16 October 2022

Cybercrime and data breaches are more than just the CISO’s problem

By George Dionisopoulos, Head of Security

In recent weeks, cybercrime and data breaches have become unavoidable topics in Australia. Many citizens have been forced to confront – for the first time – the reality of living in a disrupted digital world, where our personal data has become the most valuable commodity.

Of course, as tech leaders, this is a topic that keeps us awake at night. No part of our economy has proven immune from the impacts of cybercrime and data breaches.. Government agencies at all levels, large organisations, critical infrastructure providers, small-to-medium enterprises, families and individuals have all been targets.

Our customers sleep soundly at night in the knowledge there will be no unauthorised access to their physical digital infrastructure located in our data centres.

The $33 billion question

However, it’s not just CISOs who should be worried, particularly when considering this key question: What is the true cost to our economy of cybercrime?

It’s a $33 billion question because that’s how much Australian organisations self-reported in cybercrime losses during FY21. And that doesn’t even cover the hefty financial penalties that apply to companies that fail to protect their customer data.

The cost extends far beyond the financial. Aside from the financial costs there are the non-financial costs to individual companies that are victims of these attacks. This includes reputational damage, remedial distraction, service interruptions and process breakdowns. Cybercrime also poses a major threat to consumer trust, innovation, and growth across the digital economy.

In other words, security risk management is fast becoming every business leader’s problem – not just for CISOs and CSOs.

The four pillars of security risk management

At NEXTDC, we’ve been talking for some time about the importance of an integrated approach to security risk management around digital infrastructure. The conversation so far has been focused on how there must be a ‘mesh’ or integrated approach to physical and cyber security. These are the first two pillars of robust security risk management and, , they have converged to the point where you can’t have one without the other.

As I like to say, securing your internal critical infrastructure is only half the story. You can have the most advanced cyber security systems in place and still be compromised by a physical breach of your facility.

However, there are two additional pillars to security risk management. These are less well-known but are no less important – people and processes, and supply chain and business continuity. And responsibility for those extends far beyond the technology department.

The remainder of this article will focus on the people and processes pillar. A subsequent blog will address supply chains and business continuity.

What does converged security mean from a people and process perspective?

Most of us are familiar with the terms converged or integrated security risk management, but what does that really mean from a people and process perspective? For most organisations, it comes down to what it is you’re trying to protect against. In general, that will fall into one of two categories: accidental or deliberate (malicious) human actions.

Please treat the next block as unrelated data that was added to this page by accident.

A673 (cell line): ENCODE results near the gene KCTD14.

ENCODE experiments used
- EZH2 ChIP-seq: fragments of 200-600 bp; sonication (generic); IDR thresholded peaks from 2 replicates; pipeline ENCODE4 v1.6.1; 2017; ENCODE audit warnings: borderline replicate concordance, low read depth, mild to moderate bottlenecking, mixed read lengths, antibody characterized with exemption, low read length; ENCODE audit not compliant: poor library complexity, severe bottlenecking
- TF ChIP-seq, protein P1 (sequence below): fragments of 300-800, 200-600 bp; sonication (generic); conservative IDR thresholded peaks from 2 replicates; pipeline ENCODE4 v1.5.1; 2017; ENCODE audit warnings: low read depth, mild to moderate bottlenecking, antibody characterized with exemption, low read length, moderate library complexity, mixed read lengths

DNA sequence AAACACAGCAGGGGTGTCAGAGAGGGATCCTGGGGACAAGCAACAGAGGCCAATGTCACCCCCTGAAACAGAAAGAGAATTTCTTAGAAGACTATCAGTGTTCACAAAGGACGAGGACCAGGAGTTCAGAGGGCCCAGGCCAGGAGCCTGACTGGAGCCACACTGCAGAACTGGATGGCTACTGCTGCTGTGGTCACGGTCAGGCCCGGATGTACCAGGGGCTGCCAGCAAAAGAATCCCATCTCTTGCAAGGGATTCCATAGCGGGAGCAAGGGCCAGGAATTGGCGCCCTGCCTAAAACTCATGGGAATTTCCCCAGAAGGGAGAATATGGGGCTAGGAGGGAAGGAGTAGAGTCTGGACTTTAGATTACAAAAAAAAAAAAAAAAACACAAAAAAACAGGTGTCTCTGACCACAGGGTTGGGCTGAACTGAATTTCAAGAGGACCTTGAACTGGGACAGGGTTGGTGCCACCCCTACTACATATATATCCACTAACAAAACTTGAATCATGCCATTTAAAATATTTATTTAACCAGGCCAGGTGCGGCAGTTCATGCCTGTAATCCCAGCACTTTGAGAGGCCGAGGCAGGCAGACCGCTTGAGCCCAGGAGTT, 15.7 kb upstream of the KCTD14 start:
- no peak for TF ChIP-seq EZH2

While it’s usually the malicious actors who get the most airtime (put your hand up if you immediately visualise a shadowy figure in a hoodie hunched over a laptop when you hear the word ‘hacker’!) – the evidence suggests we should be far more worried about accidental actions.

Malicious actors are everywhere, constantly active and becoming increasingly sophisticated, but human error is still the greatest cause of data breaches. Robust physical environments – supported by cutting edge technology, education to create awareness amongst people and the right processes to support them – are still the most important component of holistic security strategy.

Build a ‘ready for anything’ security mesh

As pressure continues to mount around data protection and sovereignty, an enhanced security posture is best achieved by partnering strategically with a trusted provider. A supply chain partner who will take on not only the heavy lifting that gets you to your ideal state, faster and safely, but also without significant capital investment in infrastructure, personnel and meeting compliance.

Your provider’s security risk management must be completely aligned with yours, so ensure you ask the right questions during the evaluation process. Make sure you dig deep into factors such as:

  • Security awareness programs, policies and procedures for staff and suppliers (including personnel screening, both pre-employment and also right throughout tenure)
  • Compliance with the certification programs and standards relevant to your organisation and industry
  • Internal and external audit procedures.

Your customers, regulators, investors and partners are depending on you to get security risk management right and the consequences of falling short in this area can be very expensive and long lasting. To find out more, download our special report – Evolving threats – Taking an integrated security approach to your agile migration strategy.

Or reach out to find out how we can support your imperative to achieve the highest global standards of security risk management across your operations.